– s/he could point to a place in the sky along the sun’s forward path, the inference being when sun reached that position, s/he would be back.
– s/he could place a finger–or a hand–overhead, next to the sun, inferring that when the sun moved the width of a finger or a hand, s/he would return.
– at night, the Moon’s progression across the night sky could be used to indicate how long before the sun reappeared.

For longer periods of time, beyond a stretch of daylight, early man used the Moon’s face. It changed nightly and with regularity. The disappearance and reappearance of the Moon, the size of the orb, made it a reliable marker of how long something took or the period before something happened, like herds returning or hunters arriving from a long trip.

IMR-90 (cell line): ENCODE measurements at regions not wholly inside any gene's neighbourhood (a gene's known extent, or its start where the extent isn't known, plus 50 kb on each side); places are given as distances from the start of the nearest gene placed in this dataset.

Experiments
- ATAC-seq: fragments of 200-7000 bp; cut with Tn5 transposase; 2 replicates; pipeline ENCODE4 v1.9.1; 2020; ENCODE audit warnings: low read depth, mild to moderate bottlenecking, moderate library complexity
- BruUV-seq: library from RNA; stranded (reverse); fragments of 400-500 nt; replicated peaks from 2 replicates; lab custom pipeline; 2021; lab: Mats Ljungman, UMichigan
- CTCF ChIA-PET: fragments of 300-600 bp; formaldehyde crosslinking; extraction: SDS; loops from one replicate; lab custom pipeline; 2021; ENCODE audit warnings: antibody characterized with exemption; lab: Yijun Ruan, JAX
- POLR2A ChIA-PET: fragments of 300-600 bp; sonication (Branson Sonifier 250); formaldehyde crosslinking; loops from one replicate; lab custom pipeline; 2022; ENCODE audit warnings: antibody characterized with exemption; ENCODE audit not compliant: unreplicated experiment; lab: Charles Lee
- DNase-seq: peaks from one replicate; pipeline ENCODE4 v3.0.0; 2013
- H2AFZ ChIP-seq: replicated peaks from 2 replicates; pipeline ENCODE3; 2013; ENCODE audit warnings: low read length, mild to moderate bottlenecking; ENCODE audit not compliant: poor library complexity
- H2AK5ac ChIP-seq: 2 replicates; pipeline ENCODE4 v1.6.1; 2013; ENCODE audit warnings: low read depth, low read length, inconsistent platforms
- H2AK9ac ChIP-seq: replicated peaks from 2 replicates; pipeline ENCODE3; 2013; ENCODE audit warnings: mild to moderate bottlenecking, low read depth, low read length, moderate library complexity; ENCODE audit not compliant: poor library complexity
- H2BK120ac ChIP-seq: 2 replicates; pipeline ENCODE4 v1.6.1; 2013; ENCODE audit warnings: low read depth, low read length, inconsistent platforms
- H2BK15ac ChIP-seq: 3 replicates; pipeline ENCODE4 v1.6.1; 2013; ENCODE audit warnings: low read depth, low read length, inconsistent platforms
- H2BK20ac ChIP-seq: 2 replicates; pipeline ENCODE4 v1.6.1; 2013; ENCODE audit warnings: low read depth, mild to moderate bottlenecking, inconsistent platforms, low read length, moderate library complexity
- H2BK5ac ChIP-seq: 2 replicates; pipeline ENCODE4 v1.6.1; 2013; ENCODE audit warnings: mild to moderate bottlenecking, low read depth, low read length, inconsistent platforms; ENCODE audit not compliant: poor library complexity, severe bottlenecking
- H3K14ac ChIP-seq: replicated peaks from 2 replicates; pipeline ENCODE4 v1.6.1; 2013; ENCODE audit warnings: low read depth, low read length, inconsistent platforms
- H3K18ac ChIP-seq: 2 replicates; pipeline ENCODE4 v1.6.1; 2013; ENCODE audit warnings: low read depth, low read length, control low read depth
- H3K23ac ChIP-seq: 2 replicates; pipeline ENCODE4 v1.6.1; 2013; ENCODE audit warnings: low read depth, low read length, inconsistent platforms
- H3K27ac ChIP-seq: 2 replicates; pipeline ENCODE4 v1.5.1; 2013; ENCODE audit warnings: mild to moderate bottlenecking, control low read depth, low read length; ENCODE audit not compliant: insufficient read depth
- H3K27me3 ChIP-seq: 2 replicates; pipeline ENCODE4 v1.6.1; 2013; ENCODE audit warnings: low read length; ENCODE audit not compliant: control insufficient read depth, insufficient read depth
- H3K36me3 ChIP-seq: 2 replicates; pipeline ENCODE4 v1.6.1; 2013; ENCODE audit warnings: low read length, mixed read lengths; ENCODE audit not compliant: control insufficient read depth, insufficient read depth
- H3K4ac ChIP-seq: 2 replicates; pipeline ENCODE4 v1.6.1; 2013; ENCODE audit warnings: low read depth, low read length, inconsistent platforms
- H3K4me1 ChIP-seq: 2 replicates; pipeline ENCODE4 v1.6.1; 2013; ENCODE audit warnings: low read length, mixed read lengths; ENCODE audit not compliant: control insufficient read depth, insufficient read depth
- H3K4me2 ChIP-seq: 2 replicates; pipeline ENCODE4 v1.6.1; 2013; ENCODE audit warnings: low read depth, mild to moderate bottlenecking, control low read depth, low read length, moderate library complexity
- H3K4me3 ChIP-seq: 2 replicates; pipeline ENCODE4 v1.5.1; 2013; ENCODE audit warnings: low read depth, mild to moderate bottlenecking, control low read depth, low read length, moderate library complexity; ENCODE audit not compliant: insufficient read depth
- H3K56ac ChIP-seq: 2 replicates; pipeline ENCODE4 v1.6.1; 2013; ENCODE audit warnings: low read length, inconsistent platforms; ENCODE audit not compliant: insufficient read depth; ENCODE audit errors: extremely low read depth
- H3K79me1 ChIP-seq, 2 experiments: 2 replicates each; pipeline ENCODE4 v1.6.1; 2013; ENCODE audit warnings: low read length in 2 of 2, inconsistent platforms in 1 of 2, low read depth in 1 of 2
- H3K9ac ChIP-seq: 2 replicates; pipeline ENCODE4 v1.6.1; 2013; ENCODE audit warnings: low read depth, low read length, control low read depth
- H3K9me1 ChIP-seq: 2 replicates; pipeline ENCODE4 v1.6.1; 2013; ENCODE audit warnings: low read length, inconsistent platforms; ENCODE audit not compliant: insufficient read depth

How long is a hand or finger? So how much time is inferred by a finger or a hand placed next to the sun? A finger is roughly
fifteen minutes and four fingers—a hand—an hour. Test it yourself. Place a finger next to the sun. The sun will take approximately fifteen minutes to reach the far side of your finger. If there is one hand between the sun and the earth, it means there is one hour until the sun sinks below the horizon. 

Early man knew that the sun moved at the same speed across the sky which meant a hand or both hands always meant the passage of the same amount of time. What he didn’t know was why. Here’s the reasoning he wouldn’t learn for thousands of years, but will be clear to you:
Take your height, for early man about 5 feet.
Multiply it by 1.5 = 7.5
Find the square root = 2.7
That means 2.7 miles to the horizon, or about two hours of walking on their bandy legs.

Do you have any tips for telling time without a watch or phone?

What readers are saying about Natural Selection